Why are you proposing to hook the Ctek 250S to main side of isolator? Wouldn't that mean it would take longer to charge your starting battery?

Otherwise sounds good, you got room for me? Re the Ctek MXS-7, if it's only 7 amp charger, I'd go for the 15 amp, or better still, the 25 amp one. That way your auxiliary batteries can be fully charged overnight.

Bob.

Seen it all, Done it all.
Can't remember most of it.

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Follow Up By: Ozhumvee - Tuesday, Jul 24, 2012 at 17:09

Tuesday, Jul 24, 2012 at 17:09
Second the larger battery charger as well.
Peter
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Follow Up By: PJR (NSW) - Tuesday, Jul 24, 2012 at 17:14

Tuesday, Jul 24, 2012 at 17:14
Sounds good Jacko and also about the qualifications up front.

I also ask why off the main cranking battery, but for a different reason. One reason people use an isolator is to make sure that the cranking battery is not flattened by radios, lights and fridges while camped away from any resources like 240V, and ultimately so that the car can be started. Leave the cranking one alone.

We have three under the bonnet hooked up with one isolated as the cranking battery and the other two in parallel on the "other" side of the Redarc SBI212 to run the two fridges in the back of the car and any lights, radios or hot shower pumps while camped.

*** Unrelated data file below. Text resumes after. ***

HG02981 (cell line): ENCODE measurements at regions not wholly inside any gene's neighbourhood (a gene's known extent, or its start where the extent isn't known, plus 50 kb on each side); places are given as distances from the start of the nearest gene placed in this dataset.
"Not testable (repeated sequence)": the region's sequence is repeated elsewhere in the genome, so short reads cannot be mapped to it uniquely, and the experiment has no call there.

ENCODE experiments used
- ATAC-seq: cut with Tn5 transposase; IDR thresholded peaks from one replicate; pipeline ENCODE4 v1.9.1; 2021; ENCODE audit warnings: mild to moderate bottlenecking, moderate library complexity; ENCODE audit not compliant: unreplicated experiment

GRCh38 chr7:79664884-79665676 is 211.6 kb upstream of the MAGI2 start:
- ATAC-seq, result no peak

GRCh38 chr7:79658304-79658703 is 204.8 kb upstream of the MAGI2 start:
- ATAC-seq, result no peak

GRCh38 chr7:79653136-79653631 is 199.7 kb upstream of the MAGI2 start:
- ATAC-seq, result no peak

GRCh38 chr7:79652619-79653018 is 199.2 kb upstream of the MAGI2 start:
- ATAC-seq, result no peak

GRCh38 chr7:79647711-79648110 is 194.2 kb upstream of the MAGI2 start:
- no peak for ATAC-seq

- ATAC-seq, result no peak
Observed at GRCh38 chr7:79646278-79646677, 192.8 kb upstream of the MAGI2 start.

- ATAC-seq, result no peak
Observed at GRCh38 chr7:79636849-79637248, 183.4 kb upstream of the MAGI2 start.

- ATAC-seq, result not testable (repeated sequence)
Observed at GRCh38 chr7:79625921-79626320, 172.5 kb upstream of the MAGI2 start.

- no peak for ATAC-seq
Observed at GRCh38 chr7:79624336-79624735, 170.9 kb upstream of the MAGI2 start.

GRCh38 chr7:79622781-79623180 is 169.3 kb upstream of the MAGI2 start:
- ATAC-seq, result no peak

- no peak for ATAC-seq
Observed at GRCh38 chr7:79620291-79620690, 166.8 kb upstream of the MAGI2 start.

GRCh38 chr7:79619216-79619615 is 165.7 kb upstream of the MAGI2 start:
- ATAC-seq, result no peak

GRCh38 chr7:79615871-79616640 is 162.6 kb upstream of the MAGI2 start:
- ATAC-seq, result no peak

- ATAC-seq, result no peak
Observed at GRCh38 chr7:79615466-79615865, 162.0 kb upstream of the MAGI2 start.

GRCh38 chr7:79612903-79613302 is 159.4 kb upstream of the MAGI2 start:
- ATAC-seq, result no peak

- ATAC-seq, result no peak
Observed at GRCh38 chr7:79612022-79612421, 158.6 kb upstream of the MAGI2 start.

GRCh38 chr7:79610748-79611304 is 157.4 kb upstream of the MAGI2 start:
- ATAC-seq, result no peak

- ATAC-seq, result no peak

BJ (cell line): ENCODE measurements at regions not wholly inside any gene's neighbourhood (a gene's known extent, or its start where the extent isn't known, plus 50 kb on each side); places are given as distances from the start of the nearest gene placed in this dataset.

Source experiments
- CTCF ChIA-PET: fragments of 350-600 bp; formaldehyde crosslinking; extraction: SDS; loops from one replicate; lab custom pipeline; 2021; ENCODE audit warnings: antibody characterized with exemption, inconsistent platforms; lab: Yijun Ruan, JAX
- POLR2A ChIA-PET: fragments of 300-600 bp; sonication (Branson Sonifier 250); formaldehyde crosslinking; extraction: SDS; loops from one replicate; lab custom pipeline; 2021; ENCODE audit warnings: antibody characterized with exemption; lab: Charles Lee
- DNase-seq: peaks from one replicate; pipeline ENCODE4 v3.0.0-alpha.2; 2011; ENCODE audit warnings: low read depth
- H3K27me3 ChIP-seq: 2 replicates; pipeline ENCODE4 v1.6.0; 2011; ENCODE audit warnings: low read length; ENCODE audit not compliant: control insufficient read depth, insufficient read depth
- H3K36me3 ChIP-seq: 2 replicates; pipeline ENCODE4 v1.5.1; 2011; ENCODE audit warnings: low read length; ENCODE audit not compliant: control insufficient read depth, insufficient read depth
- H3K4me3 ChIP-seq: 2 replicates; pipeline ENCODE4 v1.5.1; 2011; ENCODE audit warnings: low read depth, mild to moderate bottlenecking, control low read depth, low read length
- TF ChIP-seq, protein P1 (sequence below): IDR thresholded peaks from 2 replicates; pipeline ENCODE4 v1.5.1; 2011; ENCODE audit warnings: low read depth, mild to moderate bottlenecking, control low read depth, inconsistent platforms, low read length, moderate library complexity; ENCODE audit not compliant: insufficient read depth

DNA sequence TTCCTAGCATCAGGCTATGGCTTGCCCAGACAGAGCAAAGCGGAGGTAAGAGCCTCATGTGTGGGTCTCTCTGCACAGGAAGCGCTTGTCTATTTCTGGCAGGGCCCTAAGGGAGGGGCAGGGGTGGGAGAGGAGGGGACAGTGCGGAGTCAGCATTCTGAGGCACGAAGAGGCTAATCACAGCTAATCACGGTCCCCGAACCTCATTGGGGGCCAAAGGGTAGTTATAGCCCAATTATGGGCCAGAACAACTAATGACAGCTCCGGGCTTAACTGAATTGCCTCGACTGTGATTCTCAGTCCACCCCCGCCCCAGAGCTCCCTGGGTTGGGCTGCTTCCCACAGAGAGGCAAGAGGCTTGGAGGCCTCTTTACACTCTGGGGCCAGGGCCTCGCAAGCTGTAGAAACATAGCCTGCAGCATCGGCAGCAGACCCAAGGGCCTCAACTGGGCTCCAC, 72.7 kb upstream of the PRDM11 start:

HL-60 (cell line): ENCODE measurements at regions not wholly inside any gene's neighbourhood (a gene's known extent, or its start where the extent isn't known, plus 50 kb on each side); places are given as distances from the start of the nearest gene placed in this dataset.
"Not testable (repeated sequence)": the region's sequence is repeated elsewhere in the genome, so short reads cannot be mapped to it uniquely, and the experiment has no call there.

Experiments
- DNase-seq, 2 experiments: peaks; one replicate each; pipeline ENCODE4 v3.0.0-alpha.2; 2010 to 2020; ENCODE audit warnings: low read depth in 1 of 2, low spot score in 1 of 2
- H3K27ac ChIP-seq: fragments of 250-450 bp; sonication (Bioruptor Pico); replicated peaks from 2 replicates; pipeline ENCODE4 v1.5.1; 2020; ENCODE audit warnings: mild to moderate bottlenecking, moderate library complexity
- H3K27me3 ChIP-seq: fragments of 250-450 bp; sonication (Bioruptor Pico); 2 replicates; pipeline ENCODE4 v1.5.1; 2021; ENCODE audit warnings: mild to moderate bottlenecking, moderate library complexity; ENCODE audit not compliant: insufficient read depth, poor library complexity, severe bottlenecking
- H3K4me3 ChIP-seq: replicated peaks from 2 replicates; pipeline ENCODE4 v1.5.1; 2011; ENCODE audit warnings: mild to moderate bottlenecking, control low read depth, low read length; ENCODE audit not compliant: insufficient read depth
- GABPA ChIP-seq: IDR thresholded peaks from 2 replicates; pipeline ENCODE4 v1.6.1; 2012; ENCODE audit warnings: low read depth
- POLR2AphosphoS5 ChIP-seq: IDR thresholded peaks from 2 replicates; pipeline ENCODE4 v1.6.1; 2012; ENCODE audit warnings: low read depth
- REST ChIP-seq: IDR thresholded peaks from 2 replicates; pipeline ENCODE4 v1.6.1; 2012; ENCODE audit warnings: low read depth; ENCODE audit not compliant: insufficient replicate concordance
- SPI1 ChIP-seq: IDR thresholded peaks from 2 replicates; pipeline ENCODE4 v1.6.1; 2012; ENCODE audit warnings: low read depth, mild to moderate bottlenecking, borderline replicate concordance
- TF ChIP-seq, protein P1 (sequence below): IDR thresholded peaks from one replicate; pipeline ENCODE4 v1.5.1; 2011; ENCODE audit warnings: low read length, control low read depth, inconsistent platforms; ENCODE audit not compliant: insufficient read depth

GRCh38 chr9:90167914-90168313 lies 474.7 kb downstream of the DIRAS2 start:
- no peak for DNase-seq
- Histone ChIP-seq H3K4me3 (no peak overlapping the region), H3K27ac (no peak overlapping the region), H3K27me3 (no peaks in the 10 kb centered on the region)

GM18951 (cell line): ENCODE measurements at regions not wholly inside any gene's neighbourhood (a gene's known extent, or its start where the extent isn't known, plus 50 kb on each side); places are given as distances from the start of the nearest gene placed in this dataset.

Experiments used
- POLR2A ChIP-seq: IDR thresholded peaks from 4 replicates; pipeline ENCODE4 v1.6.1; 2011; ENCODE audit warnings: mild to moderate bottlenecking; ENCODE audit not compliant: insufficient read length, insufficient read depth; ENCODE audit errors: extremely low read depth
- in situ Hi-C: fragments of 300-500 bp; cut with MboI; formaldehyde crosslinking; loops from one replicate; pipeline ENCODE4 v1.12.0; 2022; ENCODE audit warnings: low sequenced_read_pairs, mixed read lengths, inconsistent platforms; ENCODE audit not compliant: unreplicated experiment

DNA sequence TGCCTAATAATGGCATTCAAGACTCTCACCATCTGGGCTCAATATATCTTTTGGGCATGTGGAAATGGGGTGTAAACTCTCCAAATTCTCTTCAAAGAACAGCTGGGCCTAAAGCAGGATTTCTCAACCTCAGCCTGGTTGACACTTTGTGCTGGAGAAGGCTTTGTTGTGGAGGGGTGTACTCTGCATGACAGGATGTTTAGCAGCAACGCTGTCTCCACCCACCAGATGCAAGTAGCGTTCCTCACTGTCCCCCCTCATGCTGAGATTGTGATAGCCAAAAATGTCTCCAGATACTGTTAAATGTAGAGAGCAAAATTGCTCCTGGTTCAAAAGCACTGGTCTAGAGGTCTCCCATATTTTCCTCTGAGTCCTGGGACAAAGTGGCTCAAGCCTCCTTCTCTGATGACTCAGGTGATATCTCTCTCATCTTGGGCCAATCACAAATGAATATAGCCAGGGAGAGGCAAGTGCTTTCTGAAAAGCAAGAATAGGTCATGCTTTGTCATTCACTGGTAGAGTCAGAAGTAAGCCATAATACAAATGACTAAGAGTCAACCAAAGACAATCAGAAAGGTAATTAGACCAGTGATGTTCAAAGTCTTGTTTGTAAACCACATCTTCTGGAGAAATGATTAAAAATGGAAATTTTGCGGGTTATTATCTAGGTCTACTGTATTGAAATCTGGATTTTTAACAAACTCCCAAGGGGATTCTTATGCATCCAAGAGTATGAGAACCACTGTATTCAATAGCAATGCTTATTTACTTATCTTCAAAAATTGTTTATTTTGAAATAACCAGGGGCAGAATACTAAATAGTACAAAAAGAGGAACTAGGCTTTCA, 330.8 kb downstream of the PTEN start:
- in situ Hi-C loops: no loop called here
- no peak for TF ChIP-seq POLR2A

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Follow Up By: Jacko84 - Tuesday, Jul 24, 2012 at 18:09

Tuesday, Jul 24, 2012 at 18:09
Hey Bob - yeah i've read plenty of posts on here before relating to power issues and i know how quick people are to remind you to use A-grade elect! wanted to clear that up from the start.

appreciate the suggestion about the bigger charger, will definately look further into that one.

in regards to the D250S on main side of the isolator, i'm not concerned about charging the main when camped. the way i see it working (in my head at least) is that when in transit, the main and Alternator will charge the trailer battery via the D250 and also the aux car battery via a solenoid powering the fridge.
when camped, i will be able to leave the car totally disconnected from the trailer and (depending on the sun Gods) have the camper self sufficient to a degree from either solar panel or 240V mains when available. hence my interest in getting the d250 in the trailer to utilise the solar input.

when not towing, the car aux will be managed via the solenoid and the anderson plug wont draw anything. might put a circuit breaker in to isolate it when not in use, now that i think about it...

PJR hopefully that answers your question too.

HumVee, thanks for the recommendation!
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Follow Up By: PJR (NSW) - Tuesday, Jul 24, 2012 at 18:48

Tuesday, Jul 24, 2012 at 18:48
Got you.